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Blood. 2012 Jun 7;119(23):5532-42. doi: 10.1182/blood-2011-07-367680. Epub 2012 Feb 24.

Role of bone marrow transplantation for correcting hemophilia A in mice.

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Department of Pathology, Marion Bessin Liver Research Center, Albert Einstein College of Medicine, Bronx, NY 10461, USA.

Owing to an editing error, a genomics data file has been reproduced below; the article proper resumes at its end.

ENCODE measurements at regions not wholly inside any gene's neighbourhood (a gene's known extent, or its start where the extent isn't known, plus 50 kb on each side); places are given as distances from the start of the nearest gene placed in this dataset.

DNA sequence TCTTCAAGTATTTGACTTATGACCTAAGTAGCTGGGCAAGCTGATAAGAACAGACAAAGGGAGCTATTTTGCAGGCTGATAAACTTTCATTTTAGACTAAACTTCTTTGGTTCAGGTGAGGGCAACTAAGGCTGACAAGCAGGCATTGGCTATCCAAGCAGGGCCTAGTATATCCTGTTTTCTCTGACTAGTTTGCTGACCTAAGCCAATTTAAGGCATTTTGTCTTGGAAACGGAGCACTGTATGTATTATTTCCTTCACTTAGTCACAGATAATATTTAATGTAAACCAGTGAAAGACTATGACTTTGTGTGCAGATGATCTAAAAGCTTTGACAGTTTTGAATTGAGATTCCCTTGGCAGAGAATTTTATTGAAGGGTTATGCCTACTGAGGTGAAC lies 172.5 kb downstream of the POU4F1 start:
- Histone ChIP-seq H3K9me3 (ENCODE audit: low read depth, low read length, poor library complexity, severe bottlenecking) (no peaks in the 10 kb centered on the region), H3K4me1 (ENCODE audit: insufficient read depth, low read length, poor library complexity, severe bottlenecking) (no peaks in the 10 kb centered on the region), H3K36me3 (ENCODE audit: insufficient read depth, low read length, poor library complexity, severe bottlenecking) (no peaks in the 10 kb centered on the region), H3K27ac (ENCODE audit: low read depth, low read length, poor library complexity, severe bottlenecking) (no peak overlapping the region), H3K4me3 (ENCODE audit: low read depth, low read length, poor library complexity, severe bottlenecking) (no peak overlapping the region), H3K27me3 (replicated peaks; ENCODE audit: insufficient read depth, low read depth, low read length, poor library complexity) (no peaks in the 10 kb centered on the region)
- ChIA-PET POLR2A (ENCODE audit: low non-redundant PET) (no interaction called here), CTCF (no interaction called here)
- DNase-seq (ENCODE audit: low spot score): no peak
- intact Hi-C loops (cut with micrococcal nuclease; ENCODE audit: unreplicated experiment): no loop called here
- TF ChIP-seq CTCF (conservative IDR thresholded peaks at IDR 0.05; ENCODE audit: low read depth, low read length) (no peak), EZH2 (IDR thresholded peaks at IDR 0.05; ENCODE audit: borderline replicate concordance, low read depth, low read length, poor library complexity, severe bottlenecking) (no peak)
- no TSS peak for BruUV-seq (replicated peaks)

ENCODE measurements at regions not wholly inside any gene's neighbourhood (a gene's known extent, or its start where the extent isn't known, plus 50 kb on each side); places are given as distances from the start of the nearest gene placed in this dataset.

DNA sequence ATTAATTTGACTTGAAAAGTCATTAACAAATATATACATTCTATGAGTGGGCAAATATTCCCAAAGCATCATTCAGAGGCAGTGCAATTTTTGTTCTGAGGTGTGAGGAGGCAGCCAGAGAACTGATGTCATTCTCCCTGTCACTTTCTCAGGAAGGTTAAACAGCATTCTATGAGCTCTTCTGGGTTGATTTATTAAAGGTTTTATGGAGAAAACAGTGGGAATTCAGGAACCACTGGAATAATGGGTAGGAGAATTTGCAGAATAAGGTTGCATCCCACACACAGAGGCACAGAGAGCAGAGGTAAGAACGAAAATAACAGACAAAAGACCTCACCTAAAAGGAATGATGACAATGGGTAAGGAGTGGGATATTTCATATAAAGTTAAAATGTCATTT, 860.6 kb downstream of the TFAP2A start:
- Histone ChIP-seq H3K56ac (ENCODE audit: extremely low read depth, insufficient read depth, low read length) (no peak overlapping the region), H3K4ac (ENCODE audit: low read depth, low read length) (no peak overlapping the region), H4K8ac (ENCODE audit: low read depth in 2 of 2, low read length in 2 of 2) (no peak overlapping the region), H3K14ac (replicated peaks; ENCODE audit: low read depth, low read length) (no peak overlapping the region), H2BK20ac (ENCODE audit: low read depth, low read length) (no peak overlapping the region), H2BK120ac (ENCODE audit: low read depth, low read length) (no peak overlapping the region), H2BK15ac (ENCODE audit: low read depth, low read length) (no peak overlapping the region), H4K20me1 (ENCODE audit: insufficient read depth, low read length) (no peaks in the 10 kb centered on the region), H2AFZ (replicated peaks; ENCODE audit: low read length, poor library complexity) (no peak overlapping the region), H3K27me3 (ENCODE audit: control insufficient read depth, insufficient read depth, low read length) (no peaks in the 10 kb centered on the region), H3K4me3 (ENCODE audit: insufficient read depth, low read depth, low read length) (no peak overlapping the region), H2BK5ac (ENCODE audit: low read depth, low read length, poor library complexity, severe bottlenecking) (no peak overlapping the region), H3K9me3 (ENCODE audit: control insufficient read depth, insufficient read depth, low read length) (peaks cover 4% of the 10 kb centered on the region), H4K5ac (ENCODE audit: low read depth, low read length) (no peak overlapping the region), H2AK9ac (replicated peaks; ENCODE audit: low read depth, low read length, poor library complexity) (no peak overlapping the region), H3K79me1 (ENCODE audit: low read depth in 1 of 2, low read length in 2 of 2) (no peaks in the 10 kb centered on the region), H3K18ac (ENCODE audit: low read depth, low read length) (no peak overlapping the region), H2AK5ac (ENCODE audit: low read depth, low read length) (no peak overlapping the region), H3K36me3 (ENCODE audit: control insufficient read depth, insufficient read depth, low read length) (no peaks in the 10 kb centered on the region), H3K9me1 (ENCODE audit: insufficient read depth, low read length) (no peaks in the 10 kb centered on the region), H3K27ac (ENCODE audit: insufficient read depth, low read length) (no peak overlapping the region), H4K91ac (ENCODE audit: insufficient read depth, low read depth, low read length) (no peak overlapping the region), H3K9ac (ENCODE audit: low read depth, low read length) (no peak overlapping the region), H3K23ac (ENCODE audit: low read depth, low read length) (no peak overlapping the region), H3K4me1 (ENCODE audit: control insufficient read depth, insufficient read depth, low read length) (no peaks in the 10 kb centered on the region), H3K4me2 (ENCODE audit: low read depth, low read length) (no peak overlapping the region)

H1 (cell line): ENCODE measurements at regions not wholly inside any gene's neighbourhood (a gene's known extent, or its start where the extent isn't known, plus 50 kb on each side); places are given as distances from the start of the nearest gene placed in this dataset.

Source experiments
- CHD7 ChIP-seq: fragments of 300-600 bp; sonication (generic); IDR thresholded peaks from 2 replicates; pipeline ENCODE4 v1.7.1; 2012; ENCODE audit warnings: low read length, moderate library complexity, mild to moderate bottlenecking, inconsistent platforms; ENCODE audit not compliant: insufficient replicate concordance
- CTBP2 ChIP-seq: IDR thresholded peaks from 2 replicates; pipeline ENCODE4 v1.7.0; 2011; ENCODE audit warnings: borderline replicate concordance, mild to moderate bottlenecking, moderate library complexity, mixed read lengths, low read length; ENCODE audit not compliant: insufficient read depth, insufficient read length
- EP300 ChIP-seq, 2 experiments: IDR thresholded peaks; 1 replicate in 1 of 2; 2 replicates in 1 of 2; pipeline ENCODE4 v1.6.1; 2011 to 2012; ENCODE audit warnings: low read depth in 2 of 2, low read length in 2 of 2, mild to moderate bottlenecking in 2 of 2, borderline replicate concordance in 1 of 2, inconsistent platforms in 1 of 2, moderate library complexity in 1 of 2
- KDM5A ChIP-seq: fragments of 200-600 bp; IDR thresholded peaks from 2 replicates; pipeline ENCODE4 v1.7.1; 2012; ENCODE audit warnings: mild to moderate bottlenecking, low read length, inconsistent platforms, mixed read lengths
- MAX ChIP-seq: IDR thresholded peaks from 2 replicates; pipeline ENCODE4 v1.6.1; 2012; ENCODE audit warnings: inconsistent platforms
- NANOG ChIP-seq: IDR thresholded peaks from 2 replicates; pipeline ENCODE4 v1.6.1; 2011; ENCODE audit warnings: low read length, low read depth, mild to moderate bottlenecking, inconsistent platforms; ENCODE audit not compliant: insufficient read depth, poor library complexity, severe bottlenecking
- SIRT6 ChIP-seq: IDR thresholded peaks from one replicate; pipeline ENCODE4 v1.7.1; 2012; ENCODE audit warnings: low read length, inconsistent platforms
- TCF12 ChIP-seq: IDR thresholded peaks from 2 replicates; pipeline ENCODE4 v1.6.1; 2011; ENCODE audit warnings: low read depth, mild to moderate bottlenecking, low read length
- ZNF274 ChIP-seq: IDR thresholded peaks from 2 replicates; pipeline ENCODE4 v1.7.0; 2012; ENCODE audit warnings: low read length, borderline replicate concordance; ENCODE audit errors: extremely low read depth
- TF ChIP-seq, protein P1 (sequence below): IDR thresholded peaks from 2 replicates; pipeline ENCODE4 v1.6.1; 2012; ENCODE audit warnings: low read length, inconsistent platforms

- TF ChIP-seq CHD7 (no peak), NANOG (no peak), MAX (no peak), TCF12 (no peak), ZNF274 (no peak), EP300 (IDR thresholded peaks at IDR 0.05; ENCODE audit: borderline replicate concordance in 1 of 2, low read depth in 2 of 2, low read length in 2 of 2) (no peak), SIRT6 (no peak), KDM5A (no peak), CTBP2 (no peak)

To better understand cellular basis of hemophilia, cell types capable of producing FVIII need to be identified. We determined whether bone marrow (BM)-derived cells would produce cells capable of synthesizing and releasing FVIII by transplanting healthy mouse BM into hemophilia A mice. To track donor-derived cells, we used genetic reporters. Use of multiple coagulation assays demonstrated whether FVIII produced by discrete cell populations would correct hemophilia A. We found that animals receiving healthy BM cells survived bleeding challenge with correction of hemophilia, although donor BM-derived hepatocytes or endothelial cells were extremely rare, and these cells did not account for therapeutic benefits. By contrast, donor BM-derived mononuclear and mesenchymal stromal cells were more abundant and expressed FVIII mRNA as well as FVIII protein. Moreover, injection of healthy mouse Kupffer cells (liver macrophage/mononuclear cells), which predominantly originate from BM, or of healthy BM-derived mesenchymal stromal cells, protected hemophilia A mice from bleeding challenge with appearance of FVIII in blood. Therefore, BM transplantation corrected hemophilia A through donor-derived mononuclear cells and mesenchymal stromal cells. These insights into FVIII synthesis and production in alternative cell types will advance studies of pathophysiological mechanisms and therapeutic development in hemophilia A.

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